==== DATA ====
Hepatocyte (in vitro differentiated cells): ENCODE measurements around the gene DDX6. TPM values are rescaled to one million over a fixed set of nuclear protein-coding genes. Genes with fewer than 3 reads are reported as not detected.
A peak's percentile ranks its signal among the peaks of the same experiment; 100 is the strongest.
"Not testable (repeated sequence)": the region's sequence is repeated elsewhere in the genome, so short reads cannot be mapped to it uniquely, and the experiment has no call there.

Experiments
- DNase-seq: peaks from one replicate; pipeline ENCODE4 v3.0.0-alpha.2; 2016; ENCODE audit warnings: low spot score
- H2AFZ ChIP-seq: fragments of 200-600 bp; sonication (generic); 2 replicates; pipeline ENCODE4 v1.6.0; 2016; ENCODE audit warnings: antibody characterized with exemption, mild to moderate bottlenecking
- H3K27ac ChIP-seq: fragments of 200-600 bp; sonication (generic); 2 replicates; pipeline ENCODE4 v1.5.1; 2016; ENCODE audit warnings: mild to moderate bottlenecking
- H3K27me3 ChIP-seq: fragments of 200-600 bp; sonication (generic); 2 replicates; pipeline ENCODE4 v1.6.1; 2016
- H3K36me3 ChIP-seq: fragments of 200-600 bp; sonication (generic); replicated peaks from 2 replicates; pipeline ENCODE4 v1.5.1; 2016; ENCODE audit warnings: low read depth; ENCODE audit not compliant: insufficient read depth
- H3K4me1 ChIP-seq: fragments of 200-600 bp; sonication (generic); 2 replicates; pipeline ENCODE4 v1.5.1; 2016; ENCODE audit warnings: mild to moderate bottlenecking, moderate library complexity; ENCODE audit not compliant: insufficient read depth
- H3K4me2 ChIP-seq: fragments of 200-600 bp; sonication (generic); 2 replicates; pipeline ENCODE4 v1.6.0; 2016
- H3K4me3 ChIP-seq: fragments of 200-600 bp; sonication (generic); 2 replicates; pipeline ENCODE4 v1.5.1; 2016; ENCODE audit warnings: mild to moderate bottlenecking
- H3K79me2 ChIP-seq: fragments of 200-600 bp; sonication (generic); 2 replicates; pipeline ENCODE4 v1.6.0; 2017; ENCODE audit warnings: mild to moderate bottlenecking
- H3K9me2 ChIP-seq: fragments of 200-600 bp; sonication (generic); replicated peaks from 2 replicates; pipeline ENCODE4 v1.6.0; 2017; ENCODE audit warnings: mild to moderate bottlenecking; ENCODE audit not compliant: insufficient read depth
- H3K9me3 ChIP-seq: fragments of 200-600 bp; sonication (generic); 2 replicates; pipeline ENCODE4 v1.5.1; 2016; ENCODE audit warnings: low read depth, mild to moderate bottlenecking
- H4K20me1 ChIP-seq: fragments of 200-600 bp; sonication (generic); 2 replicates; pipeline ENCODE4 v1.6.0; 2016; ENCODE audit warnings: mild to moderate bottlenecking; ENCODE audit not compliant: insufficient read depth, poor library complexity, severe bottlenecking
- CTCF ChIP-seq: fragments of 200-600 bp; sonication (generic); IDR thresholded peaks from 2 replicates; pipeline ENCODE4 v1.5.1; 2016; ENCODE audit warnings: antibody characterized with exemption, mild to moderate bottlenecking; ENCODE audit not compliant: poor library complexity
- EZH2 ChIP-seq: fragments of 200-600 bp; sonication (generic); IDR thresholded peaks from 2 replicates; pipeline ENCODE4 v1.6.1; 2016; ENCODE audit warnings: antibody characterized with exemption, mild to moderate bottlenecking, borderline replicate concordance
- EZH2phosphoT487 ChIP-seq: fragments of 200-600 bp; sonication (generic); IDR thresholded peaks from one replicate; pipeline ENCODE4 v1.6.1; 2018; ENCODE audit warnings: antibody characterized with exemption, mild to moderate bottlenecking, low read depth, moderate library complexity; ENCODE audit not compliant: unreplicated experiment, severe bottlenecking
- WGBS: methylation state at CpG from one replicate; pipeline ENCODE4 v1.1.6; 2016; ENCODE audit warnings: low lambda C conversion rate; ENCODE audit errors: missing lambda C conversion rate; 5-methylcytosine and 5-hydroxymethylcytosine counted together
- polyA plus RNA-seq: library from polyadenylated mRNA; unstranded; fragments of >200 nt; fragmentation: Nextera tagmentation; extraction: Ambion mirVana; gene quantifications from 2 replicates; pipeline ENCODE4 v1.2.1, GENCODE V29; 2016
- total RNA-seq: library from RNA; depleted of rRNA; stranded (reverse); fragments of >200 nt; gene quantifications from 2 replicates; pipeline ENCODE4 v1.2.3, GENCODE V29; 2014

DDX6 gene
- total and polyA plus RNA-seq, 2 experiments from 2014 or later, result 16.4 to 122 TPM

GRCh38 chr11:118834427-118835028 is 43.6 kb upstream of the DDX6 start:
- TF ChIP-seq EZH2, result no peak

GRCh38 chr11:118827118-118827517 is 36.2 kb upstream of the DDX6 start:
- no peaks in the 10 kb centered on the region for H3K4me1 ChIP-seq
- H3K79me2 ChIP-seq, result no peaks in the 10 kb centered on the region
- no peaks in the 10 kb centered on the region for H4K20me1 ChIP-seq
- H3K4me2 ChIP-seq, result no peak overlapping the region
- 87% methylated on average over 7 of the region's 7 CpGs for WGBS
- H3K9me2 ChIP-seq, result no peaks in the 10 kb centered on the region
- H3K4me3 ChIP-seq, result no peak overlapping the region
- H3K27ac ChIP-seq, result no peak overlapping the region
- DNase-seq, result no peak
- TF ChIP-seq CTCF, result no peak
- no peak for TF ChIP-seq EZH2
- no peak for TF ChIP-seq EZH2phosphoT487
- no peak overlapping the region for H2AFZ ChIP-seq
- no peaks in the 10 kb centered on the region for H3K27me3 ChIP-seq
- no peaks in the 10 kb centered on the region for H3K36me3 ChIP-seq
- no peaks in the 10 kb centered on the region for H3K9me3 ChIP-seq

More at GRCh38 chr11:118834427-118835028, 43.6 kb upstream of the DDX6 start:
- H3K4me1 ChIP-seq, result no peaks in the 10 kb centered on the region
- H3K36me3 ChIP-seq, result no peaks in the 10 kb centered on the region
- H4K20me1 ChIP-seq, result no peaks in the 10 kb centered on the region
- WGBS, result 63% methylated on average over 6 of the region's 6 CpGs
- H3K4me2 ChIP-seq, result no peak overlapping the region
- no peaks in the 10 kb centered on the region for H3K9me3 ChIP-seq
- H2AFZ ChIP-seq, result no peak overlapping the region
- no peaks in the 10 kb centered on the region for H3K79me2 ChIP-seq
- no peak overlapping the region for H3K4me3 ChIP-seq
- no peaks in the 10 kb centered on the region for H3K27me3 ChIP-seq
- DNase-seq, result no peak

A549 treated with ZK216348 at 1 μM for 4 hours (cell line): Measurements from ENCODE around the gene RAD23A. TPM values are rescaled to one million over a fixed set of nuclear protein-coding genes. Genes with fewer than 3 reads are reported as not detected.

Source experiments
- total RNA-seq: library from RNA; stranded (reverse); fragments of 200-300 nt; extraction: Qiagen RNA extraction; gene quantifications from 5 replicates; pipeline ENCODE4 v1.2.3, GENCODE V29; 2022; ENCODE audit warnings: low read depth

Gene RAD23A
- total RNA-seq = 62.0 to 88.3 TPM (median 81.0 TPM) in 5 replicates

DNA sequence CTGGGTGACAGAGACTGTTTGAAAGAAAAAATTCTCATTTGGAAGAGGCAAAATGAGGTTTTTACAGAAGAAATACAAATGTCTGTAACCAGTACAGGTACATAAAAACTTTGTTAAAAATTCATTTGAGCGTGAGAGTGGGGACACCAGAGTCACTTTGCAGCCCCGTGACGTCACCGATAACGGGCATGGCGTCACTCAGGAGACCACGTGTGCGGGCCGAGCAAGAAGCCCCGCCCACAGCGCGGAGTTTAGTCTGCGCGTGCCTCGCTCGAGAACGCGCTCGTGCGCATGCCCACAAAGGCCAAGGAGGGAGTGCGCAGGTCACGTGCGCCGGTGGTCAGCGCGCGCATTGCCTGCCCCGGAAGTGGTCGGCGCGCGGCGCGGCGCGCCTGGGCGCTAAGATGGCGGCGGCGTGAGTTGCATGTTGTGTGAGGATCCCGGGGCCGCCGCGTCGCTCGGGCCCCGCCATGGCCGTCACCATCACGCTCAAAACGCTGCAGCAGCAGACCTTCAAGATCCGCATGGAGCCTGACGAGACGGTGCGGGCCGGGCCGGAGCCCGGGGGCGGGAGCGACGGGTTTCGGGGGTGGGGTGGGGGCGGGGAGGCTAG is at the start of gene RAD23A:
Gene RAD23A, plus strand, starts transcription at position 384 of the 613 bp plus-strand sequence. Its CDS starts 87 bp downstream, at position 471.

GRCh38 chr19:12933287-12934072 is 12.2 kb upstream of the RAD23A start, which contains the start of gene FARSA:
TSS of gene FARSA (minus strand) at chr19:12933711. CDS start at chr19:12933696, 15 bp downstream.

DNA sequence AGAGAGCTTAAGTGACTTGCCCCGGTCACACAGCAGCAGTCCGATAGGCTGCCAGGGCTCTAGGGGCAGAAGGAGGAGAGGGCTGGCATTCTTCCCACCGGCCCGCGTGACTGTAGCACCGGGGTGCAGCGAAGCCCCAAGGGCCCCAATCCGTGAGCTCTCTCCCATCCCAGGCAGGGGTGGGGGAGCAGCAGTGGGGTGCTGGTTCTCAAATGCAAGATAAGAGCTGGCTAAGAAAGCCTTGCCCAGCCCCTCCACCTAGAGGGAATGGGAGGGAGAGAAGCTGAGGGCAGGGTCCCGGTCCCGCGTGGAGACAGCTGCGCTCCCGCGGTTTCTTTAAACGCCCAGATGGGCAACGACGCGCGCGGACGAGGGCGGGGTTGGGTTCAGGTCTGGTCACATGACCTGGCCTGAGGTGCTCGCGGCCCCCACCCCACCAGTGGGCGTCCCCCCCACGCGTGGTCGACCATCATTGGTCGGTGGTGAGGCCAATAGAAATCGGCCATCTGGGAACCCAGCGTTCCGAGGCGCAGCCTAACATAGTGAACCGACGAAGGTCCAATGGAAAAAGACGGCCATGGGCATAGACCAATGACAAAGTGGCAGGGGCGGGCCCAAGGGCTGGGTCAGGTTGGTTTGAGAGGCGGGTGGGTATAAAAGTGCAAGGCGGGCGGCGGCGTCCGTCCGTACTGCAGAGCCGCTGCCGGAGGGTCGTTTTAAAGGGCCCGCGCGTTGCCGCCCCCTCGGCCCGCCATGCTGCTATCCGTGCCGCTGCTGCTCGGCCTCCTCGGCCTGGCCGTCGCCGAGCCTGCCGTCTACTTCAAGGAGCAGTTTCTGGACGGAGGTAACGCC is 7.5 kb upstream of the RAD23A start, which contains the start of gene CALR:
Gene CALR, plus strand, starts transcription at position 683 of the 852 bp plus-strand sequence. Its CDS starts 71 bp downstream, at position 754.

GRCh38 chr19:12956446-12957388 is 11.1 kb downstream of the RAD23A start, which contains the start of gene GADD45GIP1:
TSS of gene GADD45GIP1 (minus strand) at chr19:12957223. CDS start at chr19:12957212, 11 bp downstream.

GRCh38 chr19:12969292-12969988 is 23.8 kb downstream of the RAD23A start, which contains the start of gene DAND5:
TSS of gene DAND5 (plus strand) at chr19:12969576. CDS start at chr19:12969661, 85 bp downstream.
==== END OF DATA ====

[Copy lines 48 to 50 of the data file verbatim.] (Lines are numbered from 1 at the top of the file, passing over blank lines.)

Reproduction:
- WGBS, result 63% methylated on average over 6 of the region's 6 CpGs
- H3K4me2 ChIP-seq, result no peak overlapping the region
- no peaks in the 10 kb centered on the region for H3K9me3 ChIP-seq